Larotrectinib (LOXO-101)

  • Stephanie BergerEmail author
  • Uwe M. Martens
  • Sylvia Bochum
Part of the Recent Results in Cancer Research book series (RECENTCANCER, volume 211)


One of the most challenging issues in oncology research and treatment is identifying oncogenic drivers within an individual patient’s tumor which can be directly targeted by a clinically available therapeutic drug. In this context, gene fusions as one important example of genetic aberrations leading to carcinogenesis follow the widely accepted concept that cell growth and proliferation are driven by the accomplished fusion (usually involving former proto-oncogenes) and may therefore be successfully inhibited by substances directed against the fusion. This concept has already been established with oncogenic gene fusions like BCR-ABL in chronic myelogenous leukemia (CML) or anaplastic lymphoma kinase (ALK) in lung cancer, including special tyrosine kinase inhibitors (TKIs) which are able to block the activation of the depending downstream proliferation pathways and, consequently, tumor growth. During the last decade, the NTRK1, 2, and 3 genes, encoding the TRKA, B, and C proteins, have attracted increasing attention as another significant and targetable gene fusion in a variety of cancers. Several TRK inhibitors have been developed, and one of them, Larotrectinib (formerly known as LOXO-101), represents an orally available, selective inhibitor of the TRK receptor family that has already shown substantial clinical benefit in both pediatric and adult patients harboring an NTRK gene fusion over the last few years.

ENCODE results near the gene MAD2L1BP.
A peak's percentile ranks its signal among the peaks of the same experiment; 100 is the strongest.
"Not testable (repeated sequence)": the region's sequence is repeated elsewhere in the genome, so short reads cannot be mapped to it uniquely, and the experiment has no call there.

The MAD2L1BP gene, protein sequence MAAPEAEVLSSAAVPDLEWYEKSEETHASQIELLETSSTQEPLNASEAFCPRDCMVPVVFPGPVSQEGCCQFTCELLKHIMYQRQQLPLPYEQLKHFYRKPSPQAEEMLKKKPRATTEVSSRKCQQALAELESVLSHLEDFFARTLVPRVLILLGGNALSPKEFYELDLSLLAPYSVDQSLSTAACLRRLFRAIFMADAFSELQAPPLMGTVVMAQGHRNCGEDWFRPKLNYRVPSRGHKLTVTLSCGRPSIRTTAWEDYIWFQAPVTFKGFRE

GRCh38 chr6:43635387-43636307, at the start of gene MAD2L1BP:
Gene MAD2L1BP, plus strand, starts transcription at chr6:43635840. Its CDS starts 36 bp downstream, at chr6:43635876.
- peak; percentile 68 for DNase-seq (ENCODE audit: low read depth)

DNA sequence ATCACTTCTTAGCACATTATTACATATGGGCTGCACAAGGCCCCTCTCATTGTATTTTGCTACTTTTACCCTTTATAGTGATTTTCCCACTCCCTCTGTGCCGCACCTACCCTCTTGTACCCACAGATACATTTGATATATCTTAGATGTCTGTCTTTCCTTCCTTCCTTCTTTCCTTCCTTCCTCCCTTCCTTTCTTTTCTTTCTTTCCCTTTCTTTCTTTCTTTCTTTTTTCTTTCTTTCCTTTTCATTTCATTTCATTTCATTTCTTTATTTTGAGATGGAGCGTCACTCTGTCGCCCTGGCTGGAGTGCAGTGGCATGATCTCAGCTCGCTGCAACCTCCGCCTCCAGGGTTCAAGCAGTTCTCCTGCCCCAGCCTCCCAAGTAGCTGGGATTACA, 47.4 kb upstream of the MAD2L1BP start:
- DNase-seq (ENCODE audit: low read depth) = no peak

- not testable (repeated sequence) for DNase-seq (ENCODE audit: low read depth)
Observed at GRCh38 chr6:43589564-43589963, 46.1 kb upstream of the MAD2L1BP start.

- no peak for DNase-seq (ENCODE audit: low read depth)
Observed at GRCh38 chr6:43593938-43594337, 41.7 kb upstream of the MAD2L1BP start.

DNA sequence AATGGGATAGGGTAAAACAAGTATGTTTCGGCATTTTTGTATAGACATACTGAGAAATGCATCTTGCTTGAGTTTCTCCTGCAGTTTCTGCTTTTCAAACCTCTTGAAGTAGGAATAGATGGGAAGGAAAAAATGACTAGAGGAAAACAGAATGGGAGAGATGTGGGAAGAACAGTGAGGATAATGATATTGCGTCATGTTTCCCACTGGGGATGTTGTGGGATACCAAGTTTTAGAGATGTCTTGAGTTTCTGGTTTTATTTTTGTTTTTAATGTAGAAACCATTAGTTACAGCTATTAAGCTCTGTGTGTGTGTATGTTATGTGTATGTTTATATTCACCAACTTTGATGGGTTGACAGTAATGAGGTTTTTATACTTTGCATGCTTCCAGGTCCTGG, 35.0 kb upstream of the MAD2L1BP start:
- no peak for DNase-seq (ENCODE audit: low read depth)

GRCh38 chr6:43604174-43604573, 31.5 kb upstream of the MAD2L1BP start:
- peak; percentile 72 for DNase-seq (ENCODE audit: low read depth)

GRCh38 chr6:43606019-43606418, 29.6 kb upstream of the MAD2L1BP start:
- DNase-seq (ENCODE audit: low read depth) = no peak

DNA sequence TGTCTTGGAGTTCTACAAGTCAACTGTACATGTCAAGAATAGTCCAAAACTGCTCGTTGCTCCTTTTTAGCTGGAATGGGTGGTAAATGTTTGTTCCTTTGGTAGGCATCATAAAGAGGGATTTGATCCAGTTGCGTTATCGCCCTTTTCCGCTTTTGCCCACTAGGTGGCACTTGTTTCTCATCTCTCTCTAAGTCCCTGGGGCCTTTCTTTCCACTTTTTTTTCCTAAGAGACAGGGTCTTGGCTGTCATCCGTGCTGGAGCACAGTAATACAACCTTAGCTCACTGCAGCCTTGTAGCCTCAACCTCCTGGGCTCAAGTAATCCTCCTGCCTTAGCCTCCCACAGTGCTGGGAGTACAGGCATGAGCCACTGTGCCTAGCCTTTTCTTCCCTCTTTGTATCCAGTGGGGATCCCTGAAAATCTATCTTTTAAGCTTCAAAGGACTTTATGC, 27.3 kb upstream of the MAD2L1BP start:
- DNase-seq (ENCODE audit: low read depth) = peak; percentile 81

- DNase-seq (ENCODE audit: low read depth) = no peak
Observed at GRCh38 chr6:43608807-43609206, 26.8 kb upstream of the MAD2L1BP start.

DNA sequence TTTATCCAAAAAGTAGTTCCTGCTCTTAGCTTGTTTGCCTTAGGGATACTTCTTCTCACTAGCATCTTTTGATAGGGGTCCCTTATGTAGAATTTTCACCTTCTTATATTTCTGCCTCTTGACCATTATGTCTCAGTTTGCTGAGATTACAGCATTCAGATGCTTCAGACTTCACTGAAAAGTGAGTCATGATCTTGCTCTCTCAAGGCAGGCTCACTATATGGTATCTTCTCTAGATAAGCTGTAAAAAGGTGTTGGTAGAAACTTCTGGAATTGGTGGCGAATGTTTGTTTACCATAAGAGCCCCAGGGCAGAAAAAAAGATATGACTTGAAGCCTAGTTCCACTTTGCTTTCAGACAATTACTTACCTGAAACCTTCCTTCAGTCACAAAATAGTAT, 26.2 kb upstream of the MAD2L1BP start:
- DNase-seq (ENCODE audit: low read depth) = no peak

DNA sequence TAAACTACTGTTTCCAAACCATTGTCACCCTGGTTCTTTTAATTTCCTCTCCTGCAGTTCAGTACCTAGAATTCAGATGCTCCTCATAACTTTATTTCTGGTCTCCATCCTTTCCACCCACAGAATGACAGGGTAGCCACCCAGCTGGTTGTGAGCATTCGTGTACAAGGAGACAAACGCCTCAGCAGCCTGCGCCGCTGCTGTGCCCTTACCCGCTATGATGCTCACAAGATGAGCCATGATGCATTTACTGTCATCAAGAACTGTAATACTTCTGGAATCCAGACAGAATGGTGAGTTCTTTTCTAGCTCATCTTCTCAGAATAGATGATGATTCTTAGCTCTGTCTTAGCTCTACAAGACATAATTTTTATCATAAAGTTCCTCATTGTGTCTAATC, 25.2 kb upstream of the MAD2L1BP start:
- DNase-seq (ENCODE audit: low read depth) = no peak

NTRK genes TRK receptor family Larotrectinib LOXO-101 


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Copyright information

© Springer International Publishing AG, part of Springer Nature 2018

Authors and Affiliations

  • Stephanie Berger
    • 1
    Email author
  • Uwe M. Martens
    • 1
  • Sylvia Bochum
    • 1
  1. 1.Cancer Center Heilbronn-FrankenMOLIT Institute, SLK-Kliniken Heilbronn GmbHHeilbronnGermany

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